The Last Free Rhinos, Episode One
Highlights from our Midweek Material
Arias M, et al (2021) Complex interactions between commercial and noncommercial drivers of illegal trade for a threatened felid. Animal Conservation. DOI: 10.1111/acv.12683 (Open access)
This paper explores drivers of jaguar killing, trade and consumption in Bolivia, finding that relationships between local people and jaguars are complex, and largely driven by factors including traditional practices, opportunism and human–jaguar conflict.
Mkono M, Rastegar R and L Ruhanen (2021) Empowering women to protect wildlife in former hunting tourism zones: A political ecology of Akashinga, Zimbabwe. Journal of Sustainable Tourism. DOI: 10.1080/09669582.2021.1900205 (Open access)
This paper explores how social justice tenets are used to frame and implement anti-poaching initiatives in Sub-Saharan Africa by examining the Akashinga model, a Zimbabwean woman-only anti-poaching initiative.
Prinsloo D, Riley-Smith S and D Newton (2021) Trading years for wildlife: An investigation into wildlife crime from the perspectives of offenders in Namibia. TRAFFIC. Available here (Open access)
The report explores motivations of 45 wildlife crime offenders in Namibia and reveals how economic, social, nutritional and functional factors motivated the offenders to commit crimes.
Shao M-L, et al (2021) Understanding wildlife crime in China: Socio-demographic profiling and motivation of offenders. PLoS ONE. DOI: 10.1371/journal.pone.0246081 (Open access)
The authors explore socio-demographics and motivations of wildlife offenders in China, finding that offenders are mainly men aged 30-44 with less schooling. They suggest mitigation approaches could include punitive disincentives and alternative incomes.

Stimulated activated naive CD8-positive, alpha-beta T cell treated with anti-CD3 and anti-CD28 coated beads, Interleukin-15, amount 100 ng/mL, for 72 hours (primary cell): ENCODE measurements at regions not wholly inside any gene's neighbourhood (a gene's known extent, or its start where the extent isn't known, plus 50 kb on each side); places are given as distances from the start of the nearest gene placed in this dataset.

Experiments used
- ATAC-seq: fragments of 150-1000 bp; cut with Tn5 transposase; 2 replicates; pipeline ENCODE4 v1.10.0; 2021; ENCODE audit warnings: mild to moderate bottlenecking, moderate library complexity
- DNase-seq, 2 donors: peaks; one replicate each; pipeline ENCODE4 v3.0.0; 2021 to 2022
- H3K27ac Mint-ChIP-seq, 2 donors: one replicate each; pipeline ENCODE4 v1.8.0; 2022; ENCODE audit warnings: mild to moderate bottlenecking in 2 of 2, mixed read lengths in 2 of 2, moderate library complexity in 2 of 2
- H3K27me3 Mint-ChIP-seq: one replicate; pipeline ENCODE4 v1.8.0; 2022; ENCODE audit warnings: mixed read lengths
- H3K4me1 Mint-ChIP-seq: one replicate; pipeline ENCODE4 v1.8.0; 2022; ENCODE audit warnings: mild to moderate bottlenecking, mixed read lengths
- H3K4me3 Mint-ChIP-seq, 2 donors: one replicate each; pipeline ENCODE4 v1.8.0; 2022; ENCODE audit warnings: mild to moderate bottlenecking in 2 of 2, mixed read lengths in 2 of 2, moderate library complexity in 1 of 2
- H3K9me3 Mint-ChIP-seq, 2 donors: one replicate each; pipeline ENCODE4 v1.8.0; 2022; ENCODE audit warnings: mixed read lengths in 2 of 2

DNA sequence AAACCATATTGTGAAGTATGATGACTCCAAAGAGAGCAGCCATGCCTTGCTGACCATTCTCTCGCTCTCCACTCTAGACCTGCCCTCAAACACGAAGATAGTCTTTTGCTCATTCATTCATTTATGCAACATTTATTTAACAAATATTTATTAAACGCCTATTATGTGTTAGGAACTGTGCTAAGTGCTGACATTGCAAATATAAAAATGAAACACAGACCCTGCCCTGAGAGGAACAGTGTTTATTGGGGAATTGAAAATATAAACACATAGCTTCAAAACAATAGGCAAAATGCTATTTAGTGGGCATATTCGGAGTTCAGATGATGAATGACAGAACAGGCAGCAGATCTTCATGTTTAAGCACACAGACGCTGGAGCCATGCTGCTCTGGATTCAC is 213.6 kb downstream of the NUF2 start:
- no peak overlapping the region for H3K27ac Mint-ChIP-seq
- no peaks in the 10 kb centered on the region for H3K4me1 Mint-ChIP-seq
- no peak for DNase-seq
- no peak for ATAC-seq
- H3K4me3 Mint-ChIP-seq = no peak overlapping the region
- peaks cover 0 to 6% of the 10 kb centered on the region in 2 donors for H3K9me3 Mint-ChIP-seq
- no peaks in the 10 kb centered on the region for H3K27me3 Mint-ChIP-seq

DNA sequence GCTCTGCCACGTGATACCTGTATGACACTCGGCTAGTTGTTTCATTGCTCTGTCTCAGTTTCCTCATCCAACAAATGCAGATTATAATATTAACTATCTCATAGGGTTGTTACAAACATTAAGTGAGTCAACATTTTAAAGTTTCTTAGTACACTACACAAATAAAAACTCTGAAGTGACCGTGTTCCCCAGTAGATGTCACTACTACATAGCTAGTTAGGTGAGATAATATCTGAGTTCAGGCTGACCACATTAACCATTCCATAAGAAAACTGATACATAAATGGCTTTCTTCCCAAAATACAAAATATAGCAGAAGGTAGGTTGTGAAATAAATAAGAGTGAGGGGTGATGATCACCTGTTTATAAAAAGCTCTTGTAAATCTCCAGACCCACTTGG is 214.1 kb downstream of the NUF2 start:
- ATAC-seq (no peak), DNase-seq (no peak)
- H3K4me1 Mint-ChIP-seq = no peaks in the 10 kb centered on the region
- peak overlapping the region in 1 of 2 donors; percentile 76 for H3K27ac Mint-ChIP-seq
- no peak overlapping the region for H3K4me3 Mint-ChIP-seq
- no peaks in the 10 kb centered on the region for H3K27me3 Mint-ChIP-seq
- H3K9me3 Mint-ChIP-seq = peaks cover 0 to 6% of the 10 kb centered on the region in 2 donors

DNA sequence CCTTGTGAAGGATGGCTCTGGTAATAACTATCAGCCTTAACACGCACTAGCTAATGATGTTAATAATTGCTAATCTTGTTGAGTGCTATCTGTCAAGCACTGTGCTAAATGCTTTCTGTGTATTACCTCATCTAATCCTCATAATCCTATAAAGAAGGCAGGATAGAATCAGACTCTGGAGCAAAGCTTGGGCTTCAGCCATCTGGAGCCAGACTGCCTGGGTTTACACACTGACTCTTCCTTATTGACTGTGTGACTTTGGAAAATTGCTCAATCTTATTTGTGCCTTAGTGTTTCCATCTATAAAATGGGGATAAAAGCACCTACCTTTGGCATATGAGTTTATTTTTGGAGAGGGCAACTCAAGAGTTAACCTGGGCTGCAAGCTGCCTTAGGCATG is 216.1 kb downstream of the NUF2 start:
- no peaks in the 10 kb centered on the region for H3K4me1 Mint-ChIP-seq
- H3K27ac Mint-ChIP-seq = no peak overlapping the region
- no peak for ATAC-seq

Woodside D, et al (2021) Building healthy relationships between rangers and communities in and around protected areas. Parks Stewardship Forum. DOI: 10.5070/P537151747 (Open access)
The authors identify and examine the practices and key issues to building healthy relationships between rangers and communities in and around protected areas, and provide recommendations for action.
International Women's Day recognises the key role women have in fighting wildlife crime
Conservation is predominantly male-led, but a recent paper discusses why it’s so important that ranger programmes strive toward gender equity by making conservation a more inclusionary place for women to work. Current estimates guess that just 3-11% of the ranger workforce around the world are women and the paper outlines why this is a problem and makes recommendations for achieving a better gender balance in the future.

The authors of the paper also provide examples of how women’s participation in conservation efforts can contribute to more successful outcomes and on 8 March this year many similar stories were shared to celebrate International Women’s Day. Many of the experiences written about share a common theme of pioneering women who overcame additional challenges to get to the position they are in today. Luckily, the tide is slowly turning and women are now more involved than ever in fighting wildlife crime in a number of roles, such as influencers amongst their community, rangers, scientists and in government positions.

In our recent webinar, two groups of female rangers, from Indonesia and Zambia, shared their experiences of working in what is traditionally considered a male profession. They described a sense of pride in the difference they are making to conservation efforts in the areas they work, with the Zambian rangers sharing that although it was rare for women to work as rangers, they didn’t want to sit around waiting for men to carry out these vital roles.  
Call for community-based solutions to IWT

If you work on, or know of, an initiative you think would be relevant to our platform please get in touch with us.
This newsletter is an information service published by People not Poaching, part of IIED led project 'Learning and action for community engagement against wildlife crime' (LeAP).

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For more information on the LeAP project, 
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LeAP is funded by the UK Government's Illegal Wildlife Trade Challenge Fund.